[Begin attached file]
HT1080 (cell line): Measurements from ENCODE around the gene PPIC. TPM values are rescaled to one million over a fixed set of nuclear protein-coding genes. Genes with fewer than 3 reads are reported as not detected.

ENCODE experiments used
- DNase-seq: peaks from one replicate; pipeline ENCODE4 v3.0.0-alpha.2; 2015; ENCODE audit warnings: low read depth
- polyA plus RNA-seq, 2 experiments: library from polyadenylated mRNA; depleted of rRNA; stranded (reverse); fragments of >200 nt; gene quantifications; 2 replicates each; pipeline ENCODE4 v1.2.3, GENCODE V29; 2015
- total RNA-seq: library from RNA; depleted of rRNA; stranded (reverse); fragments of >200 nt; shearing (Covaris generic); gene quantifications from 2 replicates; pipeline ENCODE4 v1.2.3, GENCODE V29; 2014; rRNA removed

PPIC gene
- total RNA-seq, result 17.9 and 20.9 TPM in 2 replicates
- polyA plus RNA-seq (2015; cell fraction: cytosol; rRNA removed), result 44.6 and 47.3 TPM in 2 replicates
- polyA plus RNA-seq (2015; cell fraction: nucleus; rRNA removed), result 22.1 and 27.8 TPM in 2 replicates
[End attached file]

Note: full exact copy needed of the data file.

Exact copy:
HT1080 (cell line): Measurements from ENCODE around the gene PPIC. TPM values are rescaled to one million over a fixed set of nuclear protein-coding genes. Genes with fewer than 3 reads are reported as not detected.

ENCODE experiments used
- DNase-seq: peaks from one replicate; pipeline ENCODE4 v3.0.0-alpha.2; 2015; ENCODE audit warnings: low read depth
- polyA plus RNA-seq, 2 experiments: library from polyadenylated mRNA; depleted of rRNA; stranded (reverse); fragments of >200 nt; gene quantifications; 2 replicates each; pipeline ENCODE4 v1.2.3, GENCODE V29; 2015
- total RNA-seq: library from RNA; depleted of rRNA; stranded (reverse); fragments of >200 nt; shearing (Covaris generic); gene quantifications from 2 replicates; pipeline ENCODE4 v1.2.3, GENCODE V29; 2014; rRNA removed

PPIC gene
- total RNA-seq, result 17.9 and 20.9 TPM in 2 replicates
- polyA plus RNA-seq (2015; cell fraction: cytosol; rRNA removed), result 44.6 and 47.3 TPM in 2 replicates
- polyA plus RNA-seq (2015; cell fraction: nucleus; rRNA removed), result 22.1 and 27.8 TPM in 2 replicates